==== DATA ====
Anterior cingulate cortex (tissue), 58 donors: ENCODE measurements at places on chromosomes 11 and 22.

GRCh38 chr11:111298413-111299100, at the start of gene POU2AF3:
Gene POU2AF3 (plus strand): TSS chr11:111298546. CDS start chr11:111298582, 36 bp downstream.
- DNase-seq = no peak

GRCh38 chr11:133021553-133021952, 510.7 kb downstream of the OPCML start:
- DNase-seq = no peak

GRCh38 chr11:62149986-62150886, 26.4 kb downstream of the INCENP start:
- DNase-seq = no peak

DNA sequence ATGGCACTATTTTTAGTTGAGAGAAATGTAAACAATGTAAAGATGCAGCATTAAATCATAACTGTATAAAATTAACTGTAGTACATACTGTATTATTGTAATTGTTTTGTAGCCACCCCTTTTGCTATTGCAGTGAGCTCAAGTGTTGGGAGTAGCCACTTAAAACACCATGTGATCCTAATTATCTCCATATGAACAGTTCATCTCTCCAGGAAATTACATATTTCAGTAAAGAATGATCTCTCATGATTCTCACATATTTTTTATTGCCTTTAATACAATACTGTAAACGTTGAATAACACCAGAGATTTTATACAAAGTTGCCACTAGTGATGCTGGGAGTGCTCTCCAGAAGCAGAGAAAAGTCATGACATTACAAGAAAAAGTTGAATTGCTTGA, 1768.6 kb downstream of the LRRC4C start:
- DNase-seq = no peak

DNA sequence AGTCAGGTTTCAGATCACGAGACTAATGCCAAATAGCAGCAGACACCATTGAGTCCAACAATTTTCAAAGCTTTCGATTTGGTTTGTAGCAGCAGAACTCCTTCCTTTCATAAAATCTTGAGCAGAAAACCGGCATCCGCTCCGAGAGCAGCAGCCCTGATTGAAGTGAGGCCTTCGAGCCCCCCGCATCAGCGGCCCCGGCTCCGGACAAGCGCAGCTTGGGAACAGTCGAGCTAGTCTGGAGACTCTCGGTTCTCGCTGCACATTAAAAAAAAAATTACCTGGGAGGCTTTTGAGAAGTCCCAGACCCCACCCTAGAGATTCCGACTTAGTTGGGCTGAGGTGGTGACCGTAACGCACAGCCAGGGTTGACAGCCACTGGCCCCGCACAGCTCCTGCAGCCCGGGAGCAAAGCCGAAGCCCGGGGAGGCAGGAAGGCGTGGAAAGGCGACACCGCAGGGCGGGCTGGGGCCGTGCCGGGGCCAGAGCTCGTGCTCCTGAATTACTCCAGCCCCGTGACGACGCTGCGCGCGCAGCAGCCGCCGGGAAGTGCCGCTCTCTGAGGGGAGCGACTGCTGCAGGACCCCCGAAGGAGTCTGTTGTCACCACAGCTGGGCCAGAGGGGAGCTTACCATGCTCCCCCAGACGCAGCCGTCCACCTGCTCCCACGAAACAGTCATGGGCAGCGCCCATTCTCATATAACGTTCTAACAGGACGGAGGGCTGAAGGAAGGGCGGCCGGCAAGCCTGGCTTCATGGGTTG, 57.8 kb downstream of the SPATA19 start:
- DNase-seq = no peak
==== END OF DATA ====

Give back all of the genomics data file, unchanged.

Anterior cingulate cortex (tissue), 58 donors: ENCODE measurements at places on chromosomes 11 and 22.

GRCh38 chr11:111298413-111299100, at the start of gene POU2AF3:
Gene POU2AF3 (plus strand): TSS chr11:111298546. CDS start chr11:111298582, 36 bp downstream.
- DNase-seq = no peak

GRCh38 chr11:133021553-133021952, 510.7 kb downstream of the OPCML start:
- DNase-seq = no peak

GRCh38 chr11:62149986-62150886, 26.4 kb downstream of the INCENP start:
- DNase-seq = no peak

DNA sequence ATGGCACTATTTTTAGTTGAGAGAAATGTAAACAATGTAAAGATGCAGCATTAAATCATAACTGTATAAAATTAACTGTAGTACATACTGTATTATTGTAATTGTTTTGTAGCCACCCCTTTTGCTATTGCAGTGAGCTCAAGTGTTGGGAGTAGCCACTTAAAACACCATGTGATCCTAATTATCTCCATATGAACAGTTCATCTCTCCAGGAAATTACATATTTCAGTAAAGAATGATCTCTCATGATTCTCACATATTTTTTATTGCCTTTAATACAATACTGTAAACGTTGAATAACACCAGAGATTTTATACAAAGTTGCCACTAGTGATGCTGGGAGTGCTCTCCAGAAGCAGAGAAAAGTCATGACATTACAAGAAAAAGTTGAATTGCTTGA, 1768.6 kb downstream of the LRRC4C start:
- DNase-seq = no peak

DNA sequence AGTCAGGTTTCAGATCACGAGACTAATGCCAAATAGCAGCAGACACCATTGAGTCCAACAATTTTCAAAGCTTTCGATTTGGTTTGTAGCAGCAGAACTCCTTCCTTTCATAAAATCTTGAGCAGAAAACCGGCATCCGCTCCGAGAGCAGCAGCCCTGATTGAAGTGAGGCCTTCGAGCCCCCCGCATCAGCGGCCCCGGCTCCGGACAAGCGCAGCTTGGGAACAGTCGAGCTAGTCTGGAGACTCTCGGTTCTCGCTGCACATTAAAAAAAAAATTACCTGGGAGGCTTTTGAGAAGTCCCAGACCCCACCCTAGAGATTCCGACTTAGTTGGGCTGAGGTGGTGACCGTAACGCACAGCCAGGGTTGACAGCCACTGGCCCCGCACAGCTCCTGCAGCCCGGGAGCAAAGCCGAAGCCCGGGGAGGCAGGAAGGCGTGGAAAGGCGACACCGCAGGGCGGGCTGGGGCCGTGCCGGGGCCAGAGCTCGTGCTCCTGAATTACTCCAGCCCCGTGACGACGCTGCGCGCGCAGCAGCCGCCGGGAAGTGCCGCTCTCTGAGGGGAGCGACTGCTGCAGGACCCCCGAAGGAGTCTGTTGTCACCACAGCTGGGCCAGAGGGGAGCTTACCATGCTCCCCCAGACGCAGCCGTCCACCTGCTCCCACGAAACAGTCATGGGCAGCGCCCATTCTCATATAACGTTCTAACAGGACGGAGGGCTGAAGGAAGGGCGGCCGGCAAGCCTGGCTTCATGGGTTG, 57.8 kb downstream of the SPATA19 start:
- DNase-seq = no peak